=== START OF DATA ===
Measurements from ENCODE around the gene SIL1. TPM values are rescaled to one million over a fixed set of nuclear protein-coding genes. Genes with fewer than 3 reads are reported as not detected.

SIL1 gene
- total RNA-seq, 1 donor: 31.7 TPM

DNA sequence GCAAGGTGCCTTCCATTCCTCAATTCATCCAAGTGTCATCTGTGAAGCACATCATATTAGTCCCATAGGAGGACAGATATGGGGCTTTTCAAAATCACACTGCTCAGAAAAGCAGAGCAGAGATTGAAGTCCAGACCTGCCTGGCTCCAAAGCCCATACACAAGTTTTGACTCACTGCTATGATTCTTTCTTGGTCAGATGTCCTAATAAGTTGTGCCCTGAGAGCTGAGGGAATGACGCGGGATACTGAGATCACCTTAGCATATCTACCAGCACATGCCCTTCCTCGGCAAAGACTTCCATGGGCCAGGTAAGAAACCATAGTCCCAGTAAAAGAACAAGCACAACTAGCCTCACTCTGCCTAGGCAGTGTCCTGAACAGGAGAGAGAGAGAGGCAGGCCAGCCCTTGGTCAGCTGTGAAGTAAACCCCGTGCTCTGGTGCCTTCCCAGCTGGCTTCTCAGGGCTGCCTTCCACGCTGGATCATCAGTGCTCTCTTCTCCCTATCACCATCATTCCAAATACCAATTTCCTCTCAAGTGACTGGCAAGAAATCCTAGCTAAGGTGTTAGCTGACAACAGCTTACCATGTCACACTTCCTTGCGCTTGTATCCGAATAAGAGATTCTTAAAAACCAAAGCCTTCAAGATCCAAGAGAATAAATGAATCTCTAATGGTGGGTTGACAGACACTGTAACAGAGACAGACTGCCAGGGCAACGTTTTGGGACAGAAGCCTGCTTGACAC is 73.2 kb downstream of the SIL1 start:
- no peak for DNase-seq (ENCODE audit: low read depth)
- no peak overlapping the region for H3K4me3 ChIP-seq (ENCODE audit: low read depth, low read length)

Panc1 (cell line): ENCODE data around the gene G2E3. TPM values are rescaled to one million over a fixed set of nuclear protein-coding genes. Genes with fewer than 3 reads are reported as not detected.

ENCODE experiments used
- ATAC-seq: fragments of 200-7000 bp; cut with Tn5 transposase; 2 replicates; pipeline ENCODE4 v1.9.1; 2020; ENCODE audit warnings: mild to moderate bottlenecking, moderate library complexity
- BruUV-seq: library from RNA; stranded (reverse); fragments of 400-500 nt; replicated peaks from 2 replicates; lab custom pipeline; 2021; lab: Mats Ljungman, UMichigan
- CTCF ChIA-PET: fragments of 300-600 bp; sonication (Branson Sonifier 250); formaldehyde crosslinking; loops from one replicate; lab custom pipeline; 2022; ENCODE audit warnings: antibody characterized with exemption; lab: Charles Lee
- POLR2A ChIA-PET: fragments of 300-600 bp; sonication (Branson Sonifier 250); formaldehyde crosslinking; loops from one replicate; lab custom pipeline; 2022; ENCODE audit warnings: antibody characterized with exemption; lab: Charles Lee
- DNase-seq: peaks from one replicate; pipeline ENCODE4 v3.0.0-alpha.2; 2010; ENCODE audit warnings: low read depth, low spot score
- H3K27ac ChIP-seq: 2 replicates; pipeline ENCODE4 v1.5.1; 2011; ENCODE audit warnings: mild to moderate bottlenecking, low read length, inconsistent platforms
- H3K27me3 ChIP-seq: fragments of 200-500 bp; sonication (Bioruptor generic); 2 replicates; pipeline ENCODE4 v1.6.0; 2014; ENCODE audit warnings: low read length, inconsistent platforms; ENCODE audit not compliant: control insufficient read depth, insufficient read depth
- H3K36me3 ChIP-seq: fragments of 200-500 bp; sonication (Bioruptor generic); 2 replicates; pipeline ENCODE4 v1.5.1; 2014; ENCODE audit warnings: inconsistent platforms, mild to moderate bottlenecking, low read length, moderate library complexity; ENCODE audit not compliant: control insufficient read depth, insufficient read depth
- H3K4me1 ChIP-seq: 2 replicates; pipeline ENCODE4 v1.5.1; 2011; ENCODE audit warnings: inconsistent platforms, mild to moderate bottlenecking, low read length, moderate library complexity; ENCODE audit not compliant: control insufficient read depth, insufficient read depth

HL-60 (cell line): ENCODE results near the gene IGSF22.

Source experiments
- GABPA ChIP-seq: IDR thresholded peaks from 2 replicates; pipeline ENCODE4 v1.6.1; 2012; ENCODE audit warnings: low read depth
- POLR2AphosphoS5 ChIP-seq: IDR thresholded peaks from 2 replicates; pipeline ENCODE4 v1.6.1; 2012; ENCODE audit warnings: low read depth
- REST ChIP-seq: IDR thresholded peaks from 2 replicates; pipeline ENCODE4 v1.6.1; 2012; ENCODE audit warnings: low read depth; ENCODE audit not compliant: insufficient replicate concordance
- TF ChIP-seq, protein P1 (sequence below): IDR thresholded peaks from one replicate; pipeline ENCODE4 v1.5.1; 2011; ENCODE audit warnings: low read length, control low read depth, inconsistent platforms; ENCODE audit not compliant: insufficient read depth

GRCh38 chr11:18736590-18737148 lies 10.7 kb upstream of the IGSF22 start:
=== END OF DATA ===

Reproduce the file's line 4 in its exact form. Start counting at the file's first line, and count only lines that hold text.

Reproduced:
DNA sequence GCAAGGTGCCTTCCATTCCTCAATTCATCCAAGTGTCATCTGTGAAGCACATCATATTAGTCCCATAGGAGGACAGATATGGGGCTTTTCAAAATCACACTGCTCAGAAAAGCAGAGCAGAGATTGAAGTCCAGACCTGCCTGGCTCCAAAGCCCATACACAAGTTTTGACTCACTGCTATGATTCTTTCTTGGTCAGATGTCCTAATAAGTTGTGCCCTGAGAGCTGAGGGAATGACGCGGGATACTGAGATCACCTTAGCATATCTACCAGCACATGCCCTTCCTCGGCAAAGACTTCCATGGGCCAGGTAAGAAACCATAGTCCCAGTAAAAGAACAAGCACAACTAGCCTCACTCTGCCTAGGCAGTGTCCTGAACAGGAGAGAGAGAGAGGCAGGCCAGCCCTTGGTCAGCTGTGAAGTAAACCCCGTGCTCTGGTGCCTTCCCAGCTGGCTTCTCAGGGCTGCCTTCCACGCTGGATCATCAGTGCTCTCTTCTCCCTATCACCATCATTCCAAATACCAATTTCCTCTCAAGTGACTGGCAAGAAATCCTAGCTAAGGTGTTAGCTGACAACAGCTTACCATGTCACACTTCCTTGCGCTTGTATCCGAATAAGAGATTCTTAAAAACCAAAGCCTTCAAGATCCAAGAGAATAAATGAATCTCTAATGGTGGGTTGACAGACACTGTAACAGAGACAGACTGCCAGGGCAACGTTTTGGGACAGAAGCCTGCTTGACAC is 73.2 kb downstream of the SIL1 start: